No third pitch and no discernable changes to his existing repertoire makes this recent success questionable. We’re in a critical point in the season, so don’t put your ratios on the line with Junis.


Ryan Yarbrough, Tampa Bay Rays

56% Owned

2019 Stats (Prior to this start): 90 IP, 3.90 ERA, 3.56 FIP, 16.1% K-BB%

08/11 @ SEA: 8.2 IP, 3 H, 0 ER, 0 BB, 8 K

Yarbrough went deep in his most recent start, going a career-high 8.2 innings in a dominant performance against the Mariners. His second half has been great as well, with Yarbrough posting a 1.78 ERA in 35.1 innings along with a monster 22.3% K-BB%. Yarborough had made an interesting shift in his approach over the course of the season, and he looks to be reaping the benefits.

As the season has progressed, so has Yarbrough. After a disastrous April where he posted an 8.10 ERA, Yarbrough has rebounded to the tune of a 2.95 ERA and 3.28 FIP since May 1. His success has coincided with a fundamental change in approach. Yarbrough has begun throwing his cutter as his primary fastball, and it has worked wonders for him. Yarbrough has eliminated his platoon splits, as righties are hitting just .210 against him this season compared to .262 last year. Right-handed batters are hitting a mere .172 against the cutter with a .097 ISO. Yarbrough’s biggest problems last season came from poor platoon splits, and with his new cutter-heavy style he’s got two separate approaches to take against both sides of the plate. He’ll use primarily the cutter and change against righties, and the four-seamer and slider against lefties. It’s only been about two months since he began this shift, but this is exactly the type of thing to look for in a pitcher when judging whether his improvements are legitimate.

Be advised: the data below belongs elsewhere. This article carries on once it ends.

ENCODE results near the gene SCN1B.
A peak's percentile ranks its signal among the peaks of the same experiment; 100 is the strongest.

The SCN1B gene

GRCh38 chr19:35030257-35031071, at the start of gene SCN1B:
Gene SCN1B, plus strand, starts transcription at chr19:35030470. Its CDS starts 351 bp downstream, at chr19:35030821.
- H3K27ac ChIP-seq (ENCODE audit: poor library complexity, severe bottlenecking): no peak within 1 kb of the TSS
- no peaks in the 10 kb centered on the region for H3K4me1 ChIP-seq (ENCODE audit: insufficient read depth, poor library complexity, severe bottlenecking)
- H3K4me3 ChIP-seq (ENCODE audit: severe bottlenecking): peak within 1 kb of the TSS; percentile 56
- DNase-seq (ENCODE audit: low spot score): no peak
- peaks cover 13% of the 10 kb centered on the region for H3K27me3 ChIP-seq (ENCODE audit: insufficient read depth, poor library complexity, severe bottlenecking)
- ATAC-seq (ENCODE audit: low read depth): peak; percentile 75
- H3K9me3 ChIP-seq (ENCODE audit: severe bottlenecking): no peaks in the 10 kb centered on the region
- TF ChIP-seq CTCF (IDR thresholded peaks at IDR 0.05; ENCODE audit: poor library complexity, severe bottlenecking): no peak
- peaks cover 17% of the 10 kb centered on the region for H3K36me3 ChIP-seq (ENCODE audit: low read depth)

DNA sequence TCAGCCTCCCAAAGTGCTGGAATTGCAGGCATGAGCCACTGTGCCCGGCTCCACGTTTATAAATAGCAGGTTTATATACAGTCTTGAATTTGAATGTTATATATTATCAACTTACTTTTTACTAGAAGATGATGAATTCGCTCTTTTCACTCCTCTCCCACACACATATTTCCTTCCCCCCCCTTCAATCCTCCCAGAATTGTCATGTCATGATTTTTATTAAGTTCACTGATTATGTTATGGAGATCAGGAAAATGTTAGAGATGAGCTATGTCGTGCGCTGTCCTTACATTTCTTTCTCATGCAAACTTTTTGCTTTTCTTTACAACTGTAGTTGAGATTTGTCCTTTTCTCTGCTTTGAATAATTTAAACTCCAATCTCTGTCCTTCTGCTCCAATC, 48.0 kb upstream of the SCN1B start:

The biggest criticism against Yarbrough at this point would be a lack of strikeout upside. His slider has just a 13.8% SwStr and a meager 22.3% chase rate, both underwhelming numbers for the pitch. His changeup has been a bit better, with a 16.4% SwStr and 46.3% chase rate, but owners should not expect him to maintain a 9.0 K/9 or better. Instead, Yarbrough will get by with his elite 84.2 MPH average exit velocity against. Other than his fastball, batters have an average exit velocity below 83 MPH against all of Yarbrough’s pitches. Combine that type of contact management with a 3.4% BB rate, and we can forgive a below-average strikeout rate in this case. Yarbrough’s gains look sustainable over the long term, and it will be difficult to find any reliable starting pitchers in mid-August. Owners should definitely be looking to hop aboard this train.


He won't put up flashy strikeout numbers, but a shift in approach against righties should pave the way for success for Yarbrough. He's a reliable pitcher that can be had in nearly half of leagues.